Hemangioma in Adults Pictures - 62 Photos & Images
A hemangioma is an abnormal proliferation of blood vessels that may occur in any vascularized tissue. Considerable debate exists as to whether these lesions are neoplasms, hamartomas, or vascular malformations. Mulliken strongly supports classification of hemangiomas as neoplasms, whereas Godanich and Capanacci seem to favor a hamartomatous classification.[1, 2] There seems to be consensus that the term "hemangioma" should refer to "hemangiomas of infancy," which have a predictable natural history that includes absence at birth followed by a period of growth over 6-18 months and then a period of involution that may take several years. "Hemangiomas" affecting the musculoskeletal system are more accurately termed "vascular malformations." These are present from birth and do not involute spontaneously.
Hemangiomas occur most often in skin or subcutaneous tissue, and dermatologists, pediatricians, and primary care medical physicians typically treat these readily identifiable processes. One common example is the senile or cherry hemangioma, which is a benign, self-limited, small, red-purple skin papule seen in elderly patients. Another is the strawberry nevus, which is seen in approximately 0.5% of infants and spontaneously involutes in the vast majority of cases. Visceral hemangiomas are far less common but may have greater consequences when they result in organ dysfunction.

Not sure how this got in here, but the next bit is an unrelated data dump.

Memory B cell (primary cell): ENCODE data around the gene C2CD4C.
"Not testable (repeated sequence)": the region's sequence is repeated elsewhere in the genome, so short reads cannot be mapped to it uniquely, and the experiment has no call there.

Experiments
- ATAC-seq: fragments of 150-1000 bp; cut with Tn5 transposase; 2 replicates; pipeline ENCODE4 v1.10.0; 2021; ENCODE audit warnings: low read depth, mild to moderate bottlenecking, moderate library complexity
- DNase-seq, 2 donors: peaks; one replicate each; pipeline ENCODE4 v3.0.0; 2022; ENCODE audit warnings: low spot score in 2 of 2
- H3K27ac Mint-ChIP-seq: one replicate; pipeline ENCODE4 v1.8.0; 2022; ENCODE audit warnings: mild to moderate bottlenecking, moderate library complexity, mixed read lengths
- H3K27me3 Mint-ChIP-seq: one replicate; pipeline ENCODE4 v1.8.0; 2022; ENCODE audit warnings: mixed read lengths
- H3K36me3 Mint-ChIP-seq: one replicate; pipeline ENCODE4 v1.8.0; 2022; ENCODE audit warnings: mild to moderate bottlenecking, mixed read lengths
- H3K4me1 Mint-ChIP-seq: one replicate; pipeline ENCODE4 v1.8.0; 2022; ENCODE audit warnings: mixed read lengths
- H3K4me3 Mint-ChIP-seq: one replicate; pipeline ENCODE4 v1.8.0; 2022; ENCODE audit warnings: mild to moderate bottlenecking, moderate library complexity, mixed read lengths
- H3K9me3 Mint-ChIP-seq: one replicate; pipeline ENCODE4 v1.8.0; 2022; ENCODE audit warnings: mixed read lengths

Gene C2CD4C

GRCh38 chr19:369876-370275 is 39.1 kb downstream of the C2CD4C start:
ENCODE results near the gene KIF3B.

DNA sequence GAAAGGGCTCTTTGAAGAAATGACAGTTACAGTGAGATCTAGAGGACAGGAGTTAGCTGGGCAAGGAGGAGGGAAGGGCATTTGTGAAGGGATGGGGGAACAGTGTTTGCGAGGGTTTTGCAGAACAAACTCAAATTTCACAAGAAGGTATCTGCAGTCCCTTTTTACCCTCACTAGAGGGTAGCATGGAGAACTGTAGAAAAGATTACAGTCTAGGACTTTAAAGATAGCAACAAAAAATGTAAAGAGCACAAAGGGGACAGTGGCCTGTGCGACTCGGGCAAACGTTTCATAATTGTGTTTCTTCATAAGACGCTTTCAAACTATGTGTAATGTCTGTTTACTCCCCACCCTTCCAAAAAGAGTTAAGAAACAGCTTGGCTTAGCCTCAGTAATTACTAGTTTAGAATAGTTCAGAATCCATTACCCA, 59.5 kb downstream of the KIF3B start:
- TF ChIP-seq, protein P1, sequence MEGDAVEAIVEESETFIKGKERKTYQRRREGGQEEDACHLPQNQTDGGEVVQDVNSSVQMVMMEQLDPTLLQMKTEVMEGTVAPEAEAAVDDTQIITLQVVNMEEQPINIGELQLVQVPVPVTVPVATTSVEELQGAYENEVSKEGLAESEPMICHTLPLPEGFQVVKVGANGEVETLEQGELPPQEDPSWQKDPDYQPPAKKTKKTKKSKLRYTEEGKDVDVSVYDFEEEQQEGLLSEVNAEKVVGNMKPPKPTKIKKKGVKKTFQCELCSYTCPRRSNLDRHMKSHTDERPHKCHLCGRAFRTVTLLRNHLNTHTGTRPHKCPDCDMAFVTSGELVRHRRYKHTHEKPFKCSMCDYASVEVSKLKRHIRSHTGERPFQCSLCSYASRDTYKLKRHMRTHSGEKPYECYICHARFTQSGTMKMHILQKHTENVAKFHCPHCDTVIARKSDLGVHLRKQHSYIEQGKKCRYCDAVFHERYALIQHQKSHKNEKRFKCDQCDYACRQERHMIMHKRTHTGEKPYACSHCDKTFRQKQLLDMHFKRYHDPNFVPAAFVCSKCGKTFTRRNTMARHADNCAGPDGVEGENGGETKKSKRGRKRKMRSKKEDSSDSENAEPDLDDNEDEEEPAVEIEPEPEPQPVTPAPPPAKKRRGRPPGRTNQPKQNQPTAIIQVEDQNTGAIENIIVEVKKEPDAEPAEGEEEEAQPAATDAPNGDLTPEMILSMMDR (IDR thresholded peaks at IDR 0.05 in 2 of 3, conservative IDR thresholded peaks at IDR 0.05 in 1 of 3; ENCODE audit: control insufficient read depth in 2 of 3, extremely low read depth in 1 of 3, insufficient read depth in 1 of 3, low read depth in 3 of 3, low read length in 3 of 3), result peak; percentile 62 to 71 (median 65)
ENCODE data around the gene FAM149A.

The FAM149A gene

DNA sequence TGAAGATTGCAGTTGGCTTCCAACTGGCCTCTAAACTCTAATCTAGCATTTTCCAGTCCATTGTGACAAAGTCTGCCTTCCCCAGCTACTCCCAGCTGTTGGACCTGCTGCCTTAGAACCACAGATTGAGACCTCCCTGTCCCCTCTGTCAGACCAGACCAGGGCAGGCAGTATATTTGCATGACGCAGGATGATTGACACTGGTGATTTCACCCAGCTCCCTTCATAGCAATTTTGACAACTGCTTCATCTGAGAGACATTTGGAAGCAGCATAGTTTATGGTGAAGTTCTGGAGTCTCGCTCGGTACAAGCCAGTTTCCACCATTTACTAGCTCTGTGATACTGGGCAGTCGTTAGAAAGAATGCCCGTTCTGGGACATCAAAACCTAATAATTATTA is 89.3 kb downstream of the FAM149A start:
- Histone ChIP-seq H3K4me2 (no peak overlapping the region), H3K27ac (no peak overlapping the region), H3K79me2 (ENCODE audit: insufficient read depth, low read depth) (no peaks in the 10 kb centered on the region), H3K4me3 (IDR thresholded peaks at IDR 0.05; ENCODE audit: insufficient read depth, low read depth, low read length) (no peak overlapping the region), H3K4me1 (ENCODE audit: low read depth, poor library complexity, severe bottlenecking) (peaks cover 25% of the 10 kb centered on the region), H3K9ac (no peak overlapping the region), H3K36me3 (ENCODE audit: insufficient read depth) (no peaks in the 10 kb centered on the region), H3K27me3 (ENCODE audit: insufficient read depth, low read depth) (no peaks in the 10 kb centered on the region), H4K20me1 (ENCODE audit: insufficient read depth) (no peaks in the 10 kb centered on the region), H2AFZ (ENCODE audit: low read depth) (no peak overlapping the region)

Orthopedists most commonly are called upon to treat hemangiomas of the deep soft tissues and bone. Skeletal muscle is the most common site for hemangioma of the deep soft tissue. Intramuscular hemangiomas may cause symptoms such as pain and swelling for which patients seek treatment. Hemangioma of bone may be symptomatic or may be purely an incidental finding. Most commonly, hemangiomas are localized to a single area, but multiple hemangiomas may occur in a single individual in a process known as hemangiomatosis.